A home fit for a movie with a movie theater and a true backstory crazier than any movie plot is still on the market ... eight years later, for a fraction of its original price proving that truth is stranger than fiction.
When this 16,000-square-foot Northville mansion nestled among 3.1 acres of trees first hit the market in 2015 for $14.5 million, it was considered the most expensive residential property in the state. Built in 2000, the palatial estate boasts a curious history. Its original millionaire owner and former owner of the Plymouth Community Crier newspaper, Dr. Thomas Prose, made headlines for suing the city in 2001 for $100 million after being arrested for violating a protection order. Later, Prose, uh, basically asked to be the honorary consul for Ohio and Michigan on behalf of the Czech government, which was how he came to the conclusion that he need not pay property taxes because his mansion was, well, technically on foreign soil. The listing alleges the home has hosted US presidents & foreign dignitaries.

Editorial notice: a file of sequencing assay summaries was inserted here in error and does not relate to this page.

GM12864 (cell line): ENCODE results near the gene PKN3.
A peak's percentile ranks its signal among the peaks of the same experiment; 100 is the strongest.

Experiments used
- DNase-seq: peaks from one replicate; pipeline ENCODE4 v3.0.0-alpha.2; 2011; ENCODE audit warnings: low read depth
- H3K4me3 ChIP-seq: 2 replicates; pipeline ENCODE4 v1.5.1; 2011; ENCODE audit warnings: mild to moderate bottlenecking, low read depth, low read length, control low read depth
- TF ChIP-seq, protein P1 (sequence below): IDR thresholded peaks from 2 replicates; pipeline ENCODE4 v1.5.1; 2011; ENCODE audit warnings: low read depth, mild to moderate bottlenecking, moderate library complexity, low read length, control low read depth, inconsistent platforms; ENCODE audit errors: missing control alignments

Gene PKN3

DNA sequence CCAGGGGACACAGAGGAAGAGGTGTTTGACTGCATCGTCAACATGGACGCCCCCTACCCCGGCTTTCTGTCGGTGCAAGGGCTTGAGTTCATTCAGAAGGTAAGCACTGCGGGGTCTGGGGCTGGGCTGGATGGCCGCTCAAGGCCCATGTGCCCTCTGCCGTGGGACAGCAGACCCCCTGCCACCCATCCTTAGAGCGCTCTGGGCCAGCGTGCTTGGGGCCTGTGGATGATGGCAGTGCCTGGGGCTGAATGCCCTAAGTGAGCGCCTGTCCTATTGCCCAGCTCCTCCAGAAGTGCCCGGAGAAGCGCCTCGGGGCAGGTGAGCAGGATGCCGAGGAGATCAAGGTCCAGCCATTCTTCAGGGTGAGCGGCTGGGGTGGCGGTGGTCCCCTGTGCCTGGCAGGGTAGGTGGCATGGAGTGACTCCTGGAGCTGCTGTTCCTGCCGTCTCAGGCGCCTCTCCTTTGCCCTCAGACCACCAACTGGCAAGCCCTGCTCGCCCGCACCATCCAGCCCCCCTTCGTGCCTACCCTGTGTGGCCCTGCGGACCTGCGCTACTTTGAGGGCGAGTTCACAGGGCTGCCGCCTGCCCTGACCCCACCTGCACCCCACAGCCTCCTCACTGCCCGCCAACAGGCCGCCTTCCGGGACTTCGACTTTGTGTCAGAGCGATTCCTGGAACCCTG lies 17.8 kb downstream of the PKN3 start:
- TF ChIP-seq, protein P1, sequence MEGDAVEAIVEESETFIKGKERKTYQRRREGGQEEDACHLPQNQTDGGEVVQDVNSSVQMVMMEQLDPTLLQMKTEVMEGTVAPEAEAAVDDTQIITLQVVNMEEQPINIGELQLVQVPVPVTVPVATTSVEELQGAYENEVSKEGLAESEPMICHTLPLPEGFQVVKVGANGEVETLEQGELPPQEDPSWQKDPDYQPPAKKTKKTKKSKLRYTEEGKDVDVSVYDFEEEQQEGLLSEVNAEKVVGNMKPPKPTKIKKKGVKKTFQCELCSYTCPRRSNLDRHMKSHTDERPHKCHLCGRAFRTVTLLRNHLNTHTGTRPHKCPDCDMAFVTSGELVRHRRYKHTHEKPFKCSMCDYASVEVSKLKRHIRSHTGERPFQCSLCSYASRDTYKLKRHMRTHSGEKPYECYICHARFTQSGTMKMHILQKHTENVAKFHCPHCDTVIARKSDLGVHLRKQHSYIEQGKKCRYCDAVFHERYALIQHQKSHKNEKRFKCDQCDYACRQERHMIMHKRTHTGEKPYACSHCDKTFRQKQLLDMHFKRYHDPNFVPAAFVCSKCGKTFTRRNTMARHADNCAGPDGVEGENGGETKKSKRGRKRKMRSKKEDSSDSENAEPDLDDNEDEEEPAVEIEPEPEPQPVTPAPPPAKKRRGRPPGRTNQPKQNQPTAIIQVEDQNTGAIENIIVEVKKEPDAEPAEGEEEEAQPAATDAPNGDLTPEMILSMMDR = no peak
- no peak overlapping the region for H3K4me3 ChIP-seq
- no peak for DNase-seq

Now in the hands of new realtors, the seven-bed, seven-bath home is no longer the most expensive home in the state, but it continues to boast luxurious features as if were, including excessive use of marble, an elevator, a six-car garage, a central vacuum (if you don't know what this is, you're probably not a millionaire), a four-floor floating circular stairway complete with gold leaf dome, 2twoDiebold bank vault doors, a wine cellar, staff quarters, and, the heart of the home, a 13-seat movie theater a replica of New York's Paramount Movie Palace theater complete with a ticket booth.
Who wants to bet there's one of those secret bookcases that opens up into a dungeon?
Photos via mikeandmarygladchun.com